BELLEVUE, Iowa — Pickleball courts are coming to Bellevue, thanks to the efforts of some local residents.

Bellevue City Council members this week approved a request from a group of residents hoping to install pickleball courts at Cole Park. The entire project will be funded by money raised by the group.

“We’re good to go,” said Chuck Melton, who is leading the local initiative. “We’ve been working really hard.”

Melton described pickleball as a cross between tennis and table tennis. Players use rackets to hit balls over a net, but the courts are significantly smaller than those used for tennis.

Workers will resurface existing tennis courts at Cole Park and install holes for pickleball nets. The courts still can be used for tennis and can be modified to accommodate both games.

Group members managed to raise $24,000 for the project. About $13,000 will be used for construction, and group members hope to raise more money to cover a $14,000 lighting effort.

While the group still needs to raise $3,000, there is enough funding to begin work on the courts and the installation of the first set of lights, Melton said.

Melton said pickleball is an increasingly popular sport in Bellevue.

“We’ve got a lot more local interest in Bellevue lately,” Melton said. “It’s a game that anyone can play.”

After construction is completed — likely by the end of this month — the city will take over maintaining the courts.

In other action, City Council members are testing cameras installed at Felderman Park to monitor the city’s trail and compost pit. The equipment and installation cost $10,000, half of which was funded by a grant.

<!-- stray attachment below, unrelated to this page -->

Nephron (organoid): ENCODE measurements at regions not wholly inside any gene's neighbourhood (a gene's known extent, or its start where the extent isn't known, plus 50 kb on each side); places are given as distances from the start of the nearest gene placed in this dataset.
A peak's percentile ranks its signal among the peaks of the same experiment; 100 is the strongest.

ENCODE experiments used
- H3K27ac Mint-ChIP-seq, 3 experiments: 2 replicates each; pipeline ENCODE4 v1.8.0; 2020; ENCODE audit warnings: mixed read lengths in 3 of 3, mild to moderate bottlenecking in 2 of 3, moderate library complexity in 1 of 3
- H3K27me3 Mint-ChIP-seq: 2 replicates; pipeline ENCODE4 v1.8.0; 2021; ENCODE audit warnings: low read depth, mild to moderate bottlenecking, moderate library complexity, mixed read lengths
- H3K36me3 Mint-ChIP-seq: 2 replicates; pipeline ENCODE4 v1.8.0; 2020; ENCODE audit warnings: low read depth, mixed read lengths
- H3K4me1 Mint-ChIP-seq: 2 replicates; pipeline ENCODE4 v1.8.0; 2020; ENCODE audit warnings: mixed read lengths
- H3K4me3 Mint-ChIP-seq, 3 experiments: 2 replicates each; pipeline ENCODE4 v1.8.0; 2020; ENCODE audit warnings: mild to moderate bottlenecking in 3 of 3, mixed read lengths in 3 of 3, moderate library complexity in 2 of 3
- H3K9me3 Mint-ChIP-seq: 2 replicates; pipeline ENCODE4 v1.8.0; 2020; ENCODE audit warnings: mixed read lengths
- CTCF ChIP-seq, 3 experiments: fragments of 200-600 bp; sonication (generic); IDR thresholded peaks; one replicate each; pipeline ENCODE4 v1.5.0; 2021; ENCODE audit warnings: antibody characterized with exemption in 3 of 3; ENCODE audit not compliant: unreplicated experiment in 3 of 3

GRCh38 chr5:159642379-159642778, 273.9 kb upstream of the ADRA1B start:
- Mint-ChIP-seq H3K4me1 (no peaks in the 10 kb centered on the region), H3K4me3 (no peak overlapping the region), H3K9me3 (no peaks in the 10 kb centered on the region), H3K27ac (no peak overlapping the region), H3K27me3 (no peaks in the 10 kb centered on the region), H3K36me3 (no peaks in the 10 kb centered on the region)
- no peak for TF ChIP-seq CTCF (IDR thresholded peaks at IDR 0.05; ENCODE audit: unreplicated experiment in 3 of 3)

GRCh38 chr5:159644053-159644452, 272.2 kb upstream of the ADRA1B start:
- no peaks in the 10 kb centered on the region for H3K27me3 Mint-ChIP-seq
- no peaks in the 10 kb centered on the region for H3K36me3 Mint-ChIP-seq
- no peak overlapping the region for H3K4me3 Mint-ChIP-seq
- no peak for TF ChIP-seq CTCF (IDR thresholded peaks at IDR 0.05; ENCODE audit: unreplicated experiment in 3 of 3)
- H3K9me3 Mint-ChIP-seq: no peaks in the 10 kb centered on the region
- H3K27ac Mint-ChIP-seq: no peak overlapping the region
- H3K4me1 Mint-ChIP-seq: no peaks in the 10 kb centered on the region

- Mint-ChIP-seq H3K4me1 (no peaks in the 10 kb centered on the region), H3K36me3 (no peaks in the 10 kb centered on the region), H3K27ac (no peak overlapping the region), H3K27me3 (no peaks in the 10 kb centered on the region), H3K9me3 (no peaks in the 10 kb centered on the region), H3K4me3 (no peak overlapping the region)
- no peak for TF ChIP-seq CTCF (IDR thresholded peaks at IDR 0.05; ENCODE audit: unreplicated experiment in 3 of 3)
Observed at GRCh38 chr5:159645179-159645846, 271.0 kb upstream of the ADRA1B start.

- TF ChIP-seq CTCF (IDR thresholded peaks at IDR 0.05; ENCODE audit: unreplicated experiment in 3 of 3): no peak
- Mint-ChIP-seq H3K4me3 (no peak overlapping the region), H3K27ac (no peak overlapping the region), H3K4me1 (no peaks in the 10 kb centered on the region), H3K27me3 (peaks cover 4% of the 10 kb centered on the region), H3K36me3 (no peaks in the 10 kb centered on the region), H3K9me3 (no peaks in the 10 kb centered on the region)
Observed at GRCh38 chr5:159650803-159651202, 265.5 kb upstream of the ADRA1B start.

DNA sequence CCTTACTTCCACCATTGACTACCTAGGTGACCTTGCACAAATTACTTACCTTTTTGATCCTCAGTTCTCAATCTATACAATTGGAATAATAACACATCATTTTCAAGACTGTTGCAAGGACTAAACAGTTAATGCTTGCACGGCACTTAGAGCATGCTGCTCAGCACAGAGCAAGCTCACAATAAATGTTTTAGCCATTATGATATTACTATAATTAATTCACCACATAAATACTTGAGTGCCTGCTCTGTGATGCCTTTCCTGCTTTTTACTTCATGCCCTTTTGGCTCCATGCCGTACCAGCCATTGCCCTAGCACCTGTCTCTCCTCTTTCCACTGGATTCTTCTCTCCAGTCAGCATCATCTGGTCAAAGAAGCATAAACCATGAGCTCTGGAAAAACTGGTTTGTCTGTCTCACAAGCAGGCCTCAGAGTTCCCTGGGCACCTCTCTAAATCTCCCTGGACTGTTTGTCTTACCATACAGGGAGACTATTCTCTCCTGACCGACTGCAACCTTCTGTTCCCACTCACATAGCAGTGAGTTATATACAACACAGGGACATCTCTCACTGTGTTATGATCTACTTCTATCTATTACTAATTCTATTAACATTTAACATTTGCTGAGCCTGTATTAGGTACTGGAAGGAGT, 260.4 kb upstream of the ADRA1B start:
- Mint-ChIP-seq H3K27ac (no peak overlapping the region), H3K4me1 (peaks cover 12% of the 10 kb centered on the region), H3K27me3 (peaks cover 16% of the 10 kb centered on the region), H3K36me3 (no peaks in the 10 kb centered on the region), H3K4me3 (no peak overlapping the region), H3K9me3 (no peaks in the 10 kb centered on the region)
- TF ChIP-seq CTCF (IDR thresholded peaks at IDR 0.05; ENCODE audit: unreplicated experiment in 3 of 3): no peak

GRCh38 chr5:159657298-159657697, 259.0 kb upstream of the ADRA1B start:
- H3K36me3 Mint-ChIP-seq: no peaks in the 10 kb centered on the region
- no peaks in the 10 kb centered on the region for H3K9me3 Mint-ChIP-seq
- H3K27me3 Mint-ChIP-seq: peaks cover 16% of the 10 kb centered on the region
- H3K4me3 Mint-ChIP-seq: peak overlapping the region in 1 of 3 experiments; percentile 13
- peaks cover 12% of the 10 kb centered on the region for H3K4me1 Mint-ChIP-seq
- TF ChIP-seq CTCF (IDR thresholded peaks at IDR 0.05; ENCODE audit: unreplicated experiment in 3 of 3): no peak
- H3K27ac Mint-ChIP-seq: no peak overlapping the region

City Administrator/Clerk Abbey Skrivseth said the cameras were installed to deter people from dumping non-organic items — like plastic chairs — in the city’s compost pit.

City Council members this week voted to create a $100 fine for anyone incorrectly using the compost pit. Non-Bellevue residents who use the pit would be subject to the fine as well.

“There should be a fine of some type,” said Mayor Roger Michels. “If you don’t have a fine, they will keep doing it.”

Skrivseth said the cameras are a starting point for the city. Additional cameras could be placed at Cole Park and along various streets that serve as access points to the town.

“Right now, we’re just seeing how they work,” Skrivseth said. “It could help the police, so we’re in the early stages.”

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